Our bathroom redo is now rolling along nicely after being dormant for nearly a year. It is fitting that on the anniversary of the original demolition of the walls, we should pick up steam again and, uh, actually finish it. One of the small jobs i have been working on is finding a place that does metal plating in Chicago. There are tons of shops, but most of them are only B2B. So far i have found 2 places that will do small runs / retail sales. We haven’t used either place, so it isn’t an endorsement yet, but one of these places will be getting a Hello House seal of approval (we hope).
Al Bar Wilmette
These folks seem to specialize in restoration of antique home hardware and have many finishes to choose from. They also do powder-coating (many bike frames have this coating now) which is a less environmentally offensive alternative (ie. not chemicals) to plating. These people might be a good choice if you are not in Chicago since it sounds like they do business via the webpipetubes / real mail. They specialize in this sort of work and even specify on their site to include the mounting screws so they can give you new plated screws to match. My guess is, their attention to detail is worth paying for. I was quoted $40 for 1 knob and $35 for a backplate.
They will do retail sales but have a $75 minimum which is fair. The price is affordable: i was quoted (and keep in mind this is very rough, over the phone estimate) about $10 a doorknob or escutcheon plate. I think this may be the more economical option if you have multiple pieces you need redone.
Even with these prices, it is still 1/2 the price of buying new vintage-styled hardware from Rejuvenation. Stucco House and Petch House have both recently had quality and sticker shock, respectively, about plating.
We have been doing research on multiple rooms, and as posted before, there aren’t too many photos of “working class” rooms. Typically you see photos from magazines or advertisements that are a little fancier that Jane + Joe Steelworker could afford (Hey! Just like now-times!). I am personally obsessed with minimal, functional, and average simplicity-type fixtures, woodwork, decoration etc. but as with most average and common things of the past, they generally go undocumented.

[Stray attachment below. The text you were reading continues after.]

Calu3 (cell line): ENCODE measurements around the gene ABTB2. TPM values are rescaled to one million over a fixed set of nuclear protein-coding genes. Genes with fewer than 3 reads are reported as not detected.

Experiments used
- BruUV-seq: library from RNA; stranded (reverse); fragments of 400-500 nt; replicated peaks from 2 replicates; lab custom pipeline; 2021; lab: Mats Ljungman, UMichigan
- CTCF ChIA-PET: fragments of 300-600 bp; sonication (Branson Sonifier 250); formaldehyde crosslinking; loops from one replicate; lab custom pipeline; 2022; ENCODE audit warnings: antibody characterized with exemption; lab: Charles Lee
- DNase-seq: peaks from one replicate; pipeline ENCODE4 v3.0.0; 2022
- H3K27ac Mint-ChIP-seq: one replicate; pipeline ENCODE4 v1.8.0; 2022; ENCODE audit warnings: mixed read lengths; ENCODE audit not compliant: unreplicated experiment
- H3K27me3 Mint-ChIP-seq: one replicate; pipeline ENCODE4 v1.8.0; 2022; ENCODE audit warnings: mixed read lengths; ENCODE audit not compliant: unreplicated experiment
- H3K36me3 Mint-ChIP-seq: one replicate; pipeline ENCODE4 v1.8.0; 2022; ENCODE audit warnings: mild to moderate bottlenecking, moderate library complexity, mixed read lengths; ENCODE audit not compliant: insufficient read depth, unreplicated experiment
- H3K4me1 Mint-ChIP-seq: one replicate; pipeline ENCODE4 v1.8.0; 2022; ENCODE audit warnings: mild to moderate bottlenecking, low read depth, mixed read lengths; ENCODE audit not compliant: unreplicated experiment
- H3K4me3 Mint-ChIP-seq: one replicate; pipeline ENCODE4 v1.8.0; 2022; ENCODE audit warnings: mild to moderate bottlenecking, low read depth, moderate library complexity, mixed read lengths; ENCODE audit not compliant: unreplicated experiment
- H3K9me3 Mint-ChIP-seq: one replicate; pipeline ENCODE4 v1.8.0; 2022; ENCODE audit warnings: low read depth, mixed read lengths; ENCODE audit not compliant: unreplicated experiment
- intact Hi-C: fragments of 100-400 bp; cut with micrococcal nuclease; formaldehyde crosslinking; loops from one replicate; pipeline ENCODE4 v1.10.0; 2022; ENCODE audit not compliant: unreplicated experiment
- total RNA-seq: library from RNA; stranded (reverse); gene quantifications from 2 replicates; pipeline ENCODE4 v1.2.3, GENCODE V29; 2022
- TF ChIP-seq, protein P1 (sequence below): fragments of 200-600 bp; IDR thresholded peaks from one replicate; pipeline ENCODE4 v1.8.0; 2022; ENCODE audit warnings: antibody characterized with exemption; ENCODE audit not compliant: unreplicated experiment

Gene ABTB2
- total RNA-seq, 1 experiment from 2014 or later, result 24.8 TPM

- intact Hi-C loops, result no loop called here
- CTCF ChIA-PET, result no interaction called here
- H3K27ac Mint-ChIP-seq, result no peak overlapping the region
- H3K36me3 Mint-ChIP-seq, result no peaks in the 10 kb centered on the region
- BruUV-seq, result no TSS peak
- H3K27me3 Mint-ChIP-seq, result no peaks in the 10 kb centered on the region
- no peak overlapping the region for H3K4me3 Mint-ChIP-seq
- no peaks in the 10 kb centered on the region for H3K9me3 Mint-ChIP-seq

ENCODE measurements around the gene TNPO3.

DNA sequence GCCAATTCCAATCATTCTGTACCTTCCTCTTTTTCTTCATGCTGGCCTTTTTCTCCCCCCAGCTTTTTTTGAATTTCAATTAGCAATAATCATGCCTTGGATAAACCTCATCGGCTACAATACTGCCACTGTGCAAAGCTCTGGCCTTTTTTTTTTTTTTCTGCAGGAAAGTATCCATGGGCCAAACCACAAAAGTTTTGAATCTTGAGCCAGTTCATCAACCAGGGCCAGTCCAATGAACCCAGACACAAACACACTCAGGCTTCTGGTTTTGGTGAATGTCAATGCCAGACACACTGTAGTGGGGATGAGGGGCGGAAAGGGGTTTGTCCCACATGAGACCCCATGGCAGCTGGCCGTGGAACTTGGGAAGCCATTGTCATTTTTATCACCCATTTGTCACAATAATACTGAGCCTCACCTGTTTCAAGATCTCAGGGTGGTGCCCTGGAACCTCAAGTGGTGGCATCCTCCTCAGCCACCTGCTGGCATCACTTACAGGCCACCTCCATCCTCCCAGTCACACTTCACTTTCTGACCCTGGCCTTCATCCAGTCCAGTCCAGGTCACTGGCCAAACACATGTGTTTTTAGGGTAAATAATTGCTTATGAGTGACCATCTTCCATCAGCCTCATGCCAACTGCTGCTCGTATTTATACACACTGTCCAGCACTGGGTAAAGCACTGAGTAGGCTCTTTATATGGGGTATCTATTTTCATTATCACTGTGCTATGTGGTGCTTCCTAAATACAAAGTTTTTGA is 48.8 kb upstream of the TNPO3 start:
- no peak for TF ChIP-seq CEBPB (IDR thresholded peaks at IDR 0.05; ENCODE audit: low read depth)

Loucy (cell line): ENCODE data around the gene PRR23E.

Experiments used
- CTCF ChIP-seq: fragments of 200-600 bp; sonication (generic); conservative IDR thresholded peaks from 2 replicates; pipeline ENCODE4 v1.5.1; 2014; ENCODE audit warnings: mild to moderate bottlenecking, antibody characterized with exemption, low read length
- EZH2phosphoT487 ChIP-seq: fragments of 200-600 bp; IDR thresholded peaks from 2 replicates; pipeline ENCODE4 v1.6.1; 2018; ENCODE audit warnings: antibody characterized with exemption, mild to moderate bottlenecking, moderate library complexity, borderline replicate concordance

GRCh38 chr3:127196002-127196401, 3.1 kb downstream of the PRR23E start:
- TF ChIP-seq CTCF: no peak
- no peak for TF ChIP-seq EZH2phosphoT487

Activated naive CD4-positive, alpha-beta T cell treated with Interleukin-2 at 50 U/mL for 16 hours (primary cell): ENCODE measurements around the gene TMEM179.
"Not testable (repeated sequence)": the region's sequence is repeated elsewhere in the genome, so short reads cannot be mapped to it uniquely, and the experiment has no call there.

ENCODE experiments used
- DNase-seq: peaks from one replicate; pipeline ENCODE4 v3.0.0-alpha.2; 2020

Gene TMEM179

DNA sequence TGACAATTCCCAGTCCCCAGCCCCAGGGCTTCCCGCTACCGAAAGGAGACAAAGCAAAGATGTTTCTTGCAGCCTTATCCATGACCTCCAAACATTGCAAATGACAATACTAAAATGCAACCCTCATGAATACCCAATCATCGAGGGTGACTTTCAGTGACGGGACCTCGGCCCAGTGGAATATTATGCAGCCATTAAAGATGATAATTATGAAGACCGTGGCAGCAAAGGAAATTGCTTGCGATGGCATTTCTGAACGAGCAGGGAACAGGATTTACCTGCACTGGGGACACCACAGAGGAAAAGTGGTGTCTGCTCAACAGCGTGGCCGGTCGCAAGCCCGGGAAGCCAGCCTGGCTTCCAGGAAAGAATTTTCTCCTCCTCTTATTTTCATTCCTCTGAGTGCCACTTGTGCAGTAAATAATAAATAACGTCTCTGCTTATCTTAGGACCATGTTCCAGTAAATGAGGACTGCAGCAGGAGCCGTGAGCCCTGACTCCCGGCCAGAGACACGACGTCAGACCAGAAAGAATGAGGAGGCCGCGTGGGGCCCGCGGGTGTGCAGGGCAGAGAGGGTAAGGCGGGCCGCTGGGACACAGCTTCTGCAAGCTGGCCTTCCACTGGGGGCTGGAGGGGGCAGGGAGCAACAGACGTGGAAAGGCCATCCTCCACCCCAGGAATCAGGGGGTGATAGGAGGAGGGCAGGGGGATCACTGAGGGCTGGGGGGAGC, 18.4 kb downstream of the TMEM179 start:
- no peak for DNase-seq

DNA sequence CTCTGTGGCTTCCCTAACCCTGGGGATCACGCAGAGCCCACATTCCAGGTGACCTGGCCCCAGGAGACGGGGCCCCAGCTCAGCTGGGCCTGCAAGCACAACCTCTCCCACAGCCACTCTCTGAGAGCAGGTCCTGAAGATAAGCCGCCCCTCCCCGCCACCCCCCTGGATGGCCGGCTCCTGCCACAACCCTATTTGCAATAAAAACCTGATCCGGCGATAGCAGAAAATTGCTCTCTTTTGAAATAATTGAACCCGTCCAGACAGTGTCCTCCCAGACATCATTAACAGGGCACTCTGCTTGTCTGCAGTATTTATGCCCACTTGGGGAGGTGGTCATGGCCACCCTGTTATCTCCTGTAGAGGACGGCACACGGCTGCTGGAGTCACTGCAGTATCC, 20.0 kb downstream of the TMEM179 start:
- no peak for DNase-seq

Thanks to 1912 Bungalow, we (the House Blogs nation) have a nice little collection of period kitchens. Here is the original post: Historic Kitchens and their Flickr page with the whole series of Historic Kitchens.
I have to admit, i’m not a fan of Angie’s List. I’m a fan of the concept, and the reviews, and the site looks ok, but in practice we have yet to hit upon a great contractor. We have had some pretty big jobs with very mediocre to sad results.
Continue reading Q: Who’s Our Best Friend Now? A: Northwest Plumbing
“… discovery of man!”
Mysteries in my life bother me. A lot. They don’t bother me in the way that an unresolved movie intrigues me, or how you might see a single shoe on the side of the road. I know that they will live happily ever after (once the snake digests them) and that raccoons typically just get full after the first leg.
What i am talking about here is two-fold: why on earth people do they things they do the places they live and “how was this originally.” This obsessive mindset is incompatible with sane restoration.
When we moved in, we had a few small clues that there was once a fireplace in our house. The most obvious ones were that most bungalows have them, and the fireplace-shaped mark on the wall, hiding behind the covering paper:
Dramatic pics after the jump!
Continue reading “Drawn by Quest for Fire(place), They Searched All Through the Land.”
You can pretty much pay anyone to do anything. We decided to pay AAA-1 Masonry a whole bunch of it to disassemble our front steps and clean the mortar off the old bricks so they could reuse them and rebuild the steps! What a hoot!
Continue reading “It’s a celebration, brick-es!”